Barnett Park also houses a fitness center and gymnasium, the latter of which has a regulation-sized basketball court used by area schools. Sitting like a stucco bulldog in the middle of the park, the fitness center contains your typical arrangement of workout equipment, but offers its amenities to the neighborhood (and general public) for just $100 a year. And some truly interesting community activities happen in there, as well – tournament games of the Orange County Clash, Orlando’s own quad-wheelchair rugby team, for instance.
If you want to really appreciate the impact of the place, though, you’ve got to go there on the weekend. You can’t come on a weekend and fail to miss the smell of barbecue or hear the squeals of children playing at a party. (Side note: Whoever is renting the bounce houses, weekend in and weekend out, to groups using this park has got to be making killer bank.)
And it’s found in the unlikeliest of areas in Orlando: off West Colonial Drive, where car lots and strip malls rule the landscape like paved golems.
400 County Road 431 (near the corner of West Colonial Drive)
On a recent November evening, in one of the few glowing storefronts in an otherwise dim strip mall on Pine Hills Road, Reggie Trammell, Jermario Anderson and Brian Berry are buzzing, clipping and trimming. Four other males, including an adolescent, are waiting for the same treatment; the barbershop, called Strictly Skillz, closes at 9 p.m. on most weekdays. The owner is Berry, a 38-year-old native of Columbus, Ohio, who bought the shop formerly known as Sport Cuttz in February of 2007.
Berry, his two barbers, the seven customers in the shop and the amorphous handful of men chatting outside all have something in common: they’re black. Berry’s barbershop is barely a minute’s drive from State Road 50, which forms the southern boundary of Pine Hills, an area with a population that is 68 percent black (Orange County, taken as a whole, is 21 percent black). Because Strictly Skillz falls just south of West Colonial Drive, it’s technically considered part of Orlovista, but that’s a majority-black area as well. In African-American communities, Berry says, “The barber shop is a social spot. We get people to hang out, congregate with their friends.” Perhaps not coincidentally, there is not a single Great Clips, Hair Cuttery or Supercuts in Pine Hills, though with a population over 60,000, the area is large enough to be considered its own designated place separate from Orlando, according to the U.S. Census,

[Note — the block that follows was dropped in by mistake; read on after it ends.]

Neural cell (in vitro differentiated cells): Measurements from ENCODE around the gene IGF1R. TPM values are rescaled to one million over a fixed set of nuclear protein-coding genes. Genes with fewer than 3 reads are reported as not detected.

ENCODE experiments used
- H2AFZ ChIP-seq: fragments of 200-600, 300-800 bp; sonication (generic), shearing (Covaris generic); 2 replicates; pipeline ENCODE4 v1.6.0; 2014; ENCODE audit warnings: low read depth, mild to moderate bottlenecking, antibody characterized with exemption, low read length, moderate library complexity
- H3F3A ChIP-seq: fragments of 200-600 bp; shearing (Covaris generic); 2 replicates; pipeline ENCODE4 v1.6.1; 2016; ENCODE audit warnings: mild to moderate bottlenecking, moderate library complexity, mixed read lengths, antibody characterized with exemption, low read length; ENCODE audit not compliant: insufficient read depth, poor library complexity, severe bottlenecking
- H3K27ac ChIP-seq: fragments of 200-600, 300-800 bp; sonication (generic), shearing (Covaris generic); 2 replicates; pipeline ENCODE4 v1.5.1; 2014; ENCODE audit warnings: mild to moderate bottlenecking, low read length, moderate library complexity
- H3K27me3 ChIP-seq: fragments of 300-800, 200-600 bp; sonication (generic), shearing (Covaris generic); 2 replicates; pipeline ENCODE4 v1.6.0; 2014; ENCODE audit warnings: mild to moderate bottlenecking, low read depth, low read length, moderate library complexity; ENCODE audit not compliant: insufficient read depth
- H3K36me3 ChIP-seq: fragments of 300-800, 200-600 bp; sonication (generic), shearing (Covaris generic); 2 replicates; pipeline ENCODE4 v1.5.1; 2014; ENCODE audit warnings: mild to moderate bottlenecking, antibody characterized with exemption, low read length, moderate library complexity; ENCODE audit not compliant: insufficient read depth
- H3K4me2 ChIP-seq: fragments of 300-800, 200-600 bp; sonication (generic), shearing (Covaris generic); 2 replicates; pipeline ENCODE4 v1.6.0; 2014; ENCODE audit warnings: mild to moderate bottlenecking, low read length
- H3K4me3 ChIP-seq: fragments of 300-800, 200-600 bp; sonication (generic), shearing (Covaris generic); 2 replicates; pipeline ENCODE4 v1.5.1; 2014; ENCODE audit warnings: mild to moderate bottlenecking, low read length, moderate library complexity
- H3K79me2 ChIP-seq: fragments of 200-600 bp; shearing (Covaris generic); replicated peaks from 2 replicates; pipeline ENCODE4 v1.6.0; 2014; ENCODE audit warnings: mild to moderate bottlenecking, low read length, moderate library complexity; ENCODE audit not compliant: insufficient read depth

Despite the apparent bustle inside Strictly Skillz on this evening, however, Berry guesses that he’s lost about 50 percent of his clientele during the last fifteen months. This is not due to the creeping decay of a recession, but according to Berry, a very distinct “black eye” inflicted on August 21, 2010.
It was the last Saturday before the beginning of the school year, and, according to Trammell, “It was nothing but kids in here. [The] boy I was cutting was about 10 years old.” Suddenly, five Orange County deputies – including a narcotics agent – entered Strictly Skillz, ordered the customers out of the store, and cuffed Berry, Trammell and Anderson without any questions asked. This “sweep operation” would soon move next door to Jazzyt Hair Designs and Accessories, where owner Jackay Patterson was detained and arrested while a state investigator broke into a locked room with a pry bar, though a subsequent state investigation of the raid found that he had no authority to do so. “They just came in tearing through everything,” Patterson says.
Judging by the military nature of the pre-planned operation – all in all, nine barbershops in and around Pine Hills were visited in a similar fashion that day – it’s perplexing that its stated goal, formulated in conjunction with the state’s Department of Business and Professional Regulation, was merely to “enforce statutes and regulations concerning barbers and cosmetologists operating without being properly licensed.” Strangely, the cops didn’t bother to ask Berry, Trammell or Nelson for their licenses before putting them in handcuffs, which is how they remained for nearly a half hour – until their licenses were retrieved and verified as current. Nobody at Strictly Skillz recalls an apology. Even more bizarre is the fact that a DBPR inspector had visited Strictly Skillz two days earlier; she could have easily found that the shop and its barbers were operating legally. But instead, she was busy gathering “intelligence information such as number of exits, number of people inside the establishment and number of stations,” according to an administrative review by the DBPR.
Three state employees were fired in the raid’s aftermath, but that’s not nearly enough to appease Berry, who calls the event “racial profiling, plain and simple.” Indeed, judging by the state’s and county’s own reports, the hunt for those committing the crime of “barbering without a license” was most likely an excuse to invade minority-owned barbershops with the hope of seizing guns and drugs (which, in a few cases, is exactly what happened). It’s for that reason Berry announced on Oct. 24 he would be suing both the county and the state for monetary damages, though he won’t disclose a dollar amount. “We want to make a stance for the black communities, for the African-American barbershops, for all the barbershops across America,” he says.